The ACT government has appointed five cultural advisers to bolster support for Aboriginal and Torres Strait Islander children in care.
Minister for Children and Young People Mick Gentleman said the Aboriginal and Torres Strait Islander advisers would help to articulate the needs of children and young people in care and would play a critical role in assisting case workers to ensure their work and decision making is culturally respectful.
"They will provide advice on and assist in locating kin who may be able to support families and children as they come into contact with the child protection system," Mr Gentleman said.
"The advisers will meet with the children, young people and their families as appropriate to ensure that the care being provided to them is culturally appropriate. For example, making sure that care plans respect their cultures."
The government has not released the names of the five cultural advisers, with Mr Gentleman saying the positions were "very sensitive in the community".
The government advertised the positions and successful applicants completed training with Care and Protection staff.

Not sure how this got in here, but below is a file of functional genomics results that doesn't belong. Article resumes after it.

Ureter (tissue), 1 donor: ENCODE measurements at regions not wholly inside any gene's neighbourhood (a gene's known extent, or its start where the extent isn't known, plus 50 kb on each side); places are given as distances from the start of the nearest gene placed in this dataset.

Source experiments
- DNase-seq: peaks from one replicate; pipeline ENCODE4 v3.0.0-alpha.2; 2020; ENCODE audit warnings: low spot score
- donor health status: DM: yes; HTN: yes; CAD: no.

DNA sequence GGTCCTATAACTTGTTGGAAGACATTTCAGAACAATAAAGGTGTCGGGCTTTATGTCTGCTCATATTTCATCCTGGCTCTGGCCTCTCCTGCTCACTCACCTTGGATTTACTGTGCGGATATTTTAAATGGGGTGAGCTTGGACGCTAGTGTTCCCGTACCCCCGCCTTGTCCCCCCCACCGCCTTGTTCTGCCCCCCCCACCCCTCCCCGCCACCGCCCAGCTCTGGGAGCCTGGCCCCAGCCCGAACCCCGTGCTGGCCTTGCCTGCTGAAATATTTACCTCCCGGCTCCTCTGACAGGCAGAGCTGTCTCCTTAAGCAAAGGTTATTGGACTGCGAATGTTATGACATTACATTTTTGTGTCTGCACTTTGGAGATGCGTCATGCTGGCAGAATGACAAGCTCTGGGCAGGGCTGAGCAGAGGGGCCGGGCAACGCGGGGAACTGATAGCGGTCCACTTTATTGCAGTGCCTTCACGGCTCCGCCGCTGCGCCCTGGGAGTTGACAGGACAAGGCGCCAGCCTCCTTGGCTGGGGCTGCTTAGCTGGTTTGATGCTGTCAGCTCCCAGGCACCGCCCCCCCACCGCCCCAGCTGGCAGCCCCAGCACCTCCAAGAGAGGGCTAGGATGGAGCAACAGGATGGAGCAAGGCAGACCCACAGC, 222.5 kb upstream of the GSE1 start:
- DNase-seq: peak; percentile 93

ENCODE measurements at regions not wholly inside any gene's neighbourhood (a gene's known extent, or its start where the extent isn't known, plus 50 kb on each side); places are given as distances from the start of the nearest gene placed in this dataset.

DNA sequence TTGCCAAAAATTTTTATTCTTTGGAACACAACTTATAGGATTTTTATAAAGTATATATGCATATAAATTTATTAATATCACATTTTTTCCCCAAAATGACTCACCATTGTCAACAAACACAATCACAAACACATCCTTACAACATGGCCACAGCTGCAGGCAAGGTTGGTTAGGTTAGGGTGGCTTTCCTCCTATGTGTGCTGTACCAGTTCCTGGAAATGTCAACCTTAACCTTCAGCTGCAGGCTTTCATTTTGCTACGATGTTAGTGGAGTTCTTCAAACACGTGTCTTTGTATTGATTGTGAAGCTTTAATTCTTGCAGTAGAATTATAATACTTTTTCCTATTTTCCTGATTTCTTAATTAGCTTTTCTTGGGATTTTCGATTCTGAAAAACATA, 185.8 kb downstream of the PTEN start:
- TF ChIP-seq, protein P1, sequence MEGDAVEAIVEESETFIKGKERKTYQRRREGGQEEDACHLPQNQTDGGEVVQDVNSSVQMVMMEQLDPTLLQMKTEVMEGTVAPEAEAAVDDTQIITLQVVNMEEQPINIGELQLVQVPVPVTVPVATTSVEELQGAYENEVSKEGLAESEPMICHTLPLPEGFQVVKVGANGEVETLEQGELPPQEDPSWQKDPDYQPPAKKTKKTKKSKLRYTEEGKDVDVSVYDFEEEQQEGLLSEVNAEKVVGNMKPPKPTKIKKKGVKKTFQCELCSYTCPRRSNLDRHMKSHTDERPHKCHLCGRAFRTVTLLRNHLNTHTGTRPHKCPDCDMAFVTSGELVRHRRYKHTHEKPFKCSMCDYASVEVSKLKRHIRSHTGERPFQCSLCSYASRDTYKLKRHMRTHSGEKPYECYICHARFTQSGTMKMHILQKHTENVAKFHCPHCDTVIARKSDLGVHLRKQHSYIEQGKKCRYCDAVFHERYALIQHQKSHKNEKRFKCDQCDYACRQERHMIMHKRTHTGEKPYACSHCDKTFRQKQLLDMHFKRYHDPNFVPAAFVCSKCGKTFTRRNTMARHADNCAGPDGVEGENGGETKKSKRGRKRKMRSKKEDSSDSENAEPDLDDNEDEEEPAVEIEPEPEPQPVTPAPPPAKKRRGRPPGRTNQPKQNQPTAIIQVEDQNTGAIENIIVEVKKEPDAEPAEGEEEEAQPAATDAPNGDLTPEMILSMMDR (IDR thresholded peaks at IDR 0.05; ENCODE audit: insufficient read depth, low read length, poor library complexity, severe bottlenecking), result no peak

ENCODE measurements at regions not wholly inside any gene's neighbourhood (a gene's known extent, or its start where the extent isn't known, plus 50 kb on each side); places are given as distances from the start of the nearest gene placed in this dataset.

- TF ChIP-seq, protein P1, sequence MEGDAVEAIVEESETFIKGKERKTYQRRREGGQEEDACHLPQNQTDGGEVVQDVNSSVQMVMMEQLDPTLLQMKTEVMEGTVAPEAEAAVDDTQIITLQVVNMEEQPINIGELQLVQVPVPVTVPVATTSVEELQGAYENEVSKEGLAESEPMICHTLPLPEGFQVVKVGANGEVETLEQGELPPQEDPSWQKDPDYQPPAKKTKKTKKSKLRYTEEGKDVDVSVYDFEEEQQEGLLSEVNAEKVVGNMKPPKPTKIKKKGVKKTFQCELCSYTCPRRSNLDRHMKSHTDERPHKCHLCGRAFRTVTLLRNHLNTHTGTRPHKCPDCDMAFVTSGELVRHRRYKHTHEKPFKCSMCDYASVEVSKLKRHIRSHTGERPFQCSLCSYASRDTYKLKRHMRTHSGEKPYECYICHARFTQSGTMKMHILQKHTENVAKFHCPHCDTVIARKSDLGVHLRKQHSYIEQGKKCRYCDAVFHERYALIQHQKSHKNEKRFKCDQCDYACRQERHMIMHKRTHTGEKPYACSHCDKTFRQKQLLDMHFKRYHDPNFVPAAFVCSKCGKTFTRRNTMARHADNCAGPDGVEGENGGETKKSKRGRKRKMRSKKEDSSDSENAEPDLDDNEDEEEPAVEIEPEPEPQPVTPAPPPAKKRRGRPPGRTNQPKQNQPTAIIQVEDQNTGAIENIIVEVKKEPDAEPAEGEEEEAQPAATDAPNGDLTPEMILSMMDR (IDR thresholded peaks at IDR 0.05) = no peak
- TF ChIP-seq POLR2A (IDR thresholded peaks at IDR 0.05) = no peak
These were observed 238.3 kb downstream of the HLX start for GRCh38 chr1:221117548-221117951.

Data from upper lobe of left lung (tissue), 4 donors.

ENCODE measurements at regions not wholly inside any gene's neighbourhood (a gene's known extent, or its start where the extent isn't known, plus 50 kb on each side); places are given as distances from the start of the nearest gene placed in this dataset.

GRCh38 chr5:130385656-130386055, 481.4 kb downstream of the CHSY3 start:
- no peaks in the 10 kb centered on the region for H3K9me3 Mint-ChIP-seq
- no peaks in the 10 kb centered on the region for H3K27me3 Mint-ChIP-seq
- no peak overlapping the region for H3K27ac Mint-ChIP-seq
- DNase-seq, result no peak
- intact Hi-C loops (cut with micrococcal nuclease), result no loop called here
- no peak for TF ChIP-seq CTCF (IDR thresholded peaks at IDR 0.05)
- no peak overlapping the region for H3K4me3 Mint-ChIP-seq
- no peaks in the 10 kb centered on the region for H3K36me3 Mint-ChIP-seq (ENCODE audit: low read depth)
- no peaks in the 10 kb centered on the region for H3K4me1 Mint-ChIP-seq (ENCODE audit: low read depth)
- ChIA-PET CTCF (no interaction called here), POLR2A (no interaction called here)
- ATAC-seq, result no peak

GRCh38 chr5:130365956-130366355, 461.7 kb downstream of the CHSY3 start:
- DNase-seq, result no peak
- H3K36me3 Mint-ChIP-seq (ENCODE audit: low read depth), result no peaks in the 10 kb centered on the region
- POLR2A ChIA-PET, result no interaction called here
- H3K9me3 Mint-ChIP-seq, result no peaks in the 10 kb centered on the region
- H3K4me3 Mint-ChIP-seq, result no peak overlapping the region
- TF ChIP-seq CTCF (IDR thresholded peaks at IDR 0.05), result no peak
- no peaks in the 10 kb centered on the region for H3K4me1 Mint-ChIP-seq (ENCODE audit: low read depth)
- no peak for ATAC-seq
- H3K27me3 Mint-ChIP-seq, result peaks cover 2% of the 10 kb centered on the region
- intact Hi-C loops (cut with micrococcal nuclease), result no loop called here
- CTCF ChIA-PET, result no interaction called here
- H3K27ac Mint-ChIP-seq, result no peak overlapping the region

Mr Gentleman said there was an over-representation of Aboriginal and Torres Strait Islander children and young people in care nationally, and the ACT government was developing ways to address this.
He said the appointment of the cultural advisers was the result of work done in 2013 when the government consulted with people who had been in care, families, stakeholders and experts.
The cultural advice service model will be trialled for 12 months.
"It is hoped that a successful trial might lead, in the future, to the development of even greater autonomy of Aboriginals and Torres Strait Islanders through the formation of an independent Aboriginal and Torres Strait Islander welfare association," Mr Gentleman said.
The ACT government invested $1.4 million in the 2014-15 budget to support children and young people in care.